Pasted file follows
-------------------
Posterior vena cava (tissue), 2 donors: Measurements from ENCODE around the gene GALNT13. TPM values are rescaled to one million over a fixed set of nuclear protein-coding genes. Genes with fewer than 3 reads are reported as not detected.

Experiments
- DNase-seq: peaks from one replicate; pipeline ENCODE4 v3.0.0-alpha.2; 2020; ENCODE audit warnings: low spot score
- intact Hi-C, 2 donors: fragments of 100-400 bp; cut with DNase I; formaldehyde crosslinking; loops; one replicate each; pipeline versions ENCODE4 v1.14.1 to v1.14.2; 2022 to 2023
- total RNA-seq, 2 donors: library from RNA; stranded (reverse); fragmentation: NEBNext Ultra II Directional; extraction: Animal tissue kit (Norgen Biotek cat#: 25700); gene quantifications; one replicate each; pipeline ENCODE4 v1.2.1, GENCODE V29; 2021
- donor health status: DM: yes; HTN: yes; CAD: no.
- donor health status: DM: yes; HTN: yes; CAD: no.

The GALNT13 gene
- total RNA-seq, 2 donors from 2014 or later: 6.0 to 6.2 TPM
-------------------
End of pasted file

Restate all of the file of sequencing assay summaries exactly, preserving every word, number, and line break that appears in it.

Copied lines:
Posterior vena cava (tissue), 2 donors: Measurements from ENCODE around the gene GALNT13. TPM values are rescaled to one million over a fixed set of nuclear protein-coding genes. Genes with fewer than 3 reads are reported as not detected.

Experiments
- DNase-seq: peaks from one replicate; pipeline ENCODE4 v3.0.0-alpha.2; 2020; ENCODE audit warnings: low spot score
- intact Hi-C, 2 donors: fragments of 100-400 bp; cut with DNase I; formaldehyde crosslinking; loops; one replicate each; pipeline versions ENCODE4 v1.14.1 to v1.14.2; 2022 to 2023
- total RNA-seq, 2 donors: library from RNA; stranded (reverse); fragmentation: NEBNext Ultra II Directional; extraction: Animal tissue kit (Norgen Biotek cat#: 25700); gene quantifications; one replicate each; pipeline ENCODE4 v1.2.1, GENCODE V29; 2021
- donor health status: DM: yes; HTN: yes; CAD: no.
- donor health status: DM: yes; HTN: yes; CAD: no.

The GALNT13 gene
- total RNA-seq, 2 donors from 2014 or later: 6.0 to 6.2 TPM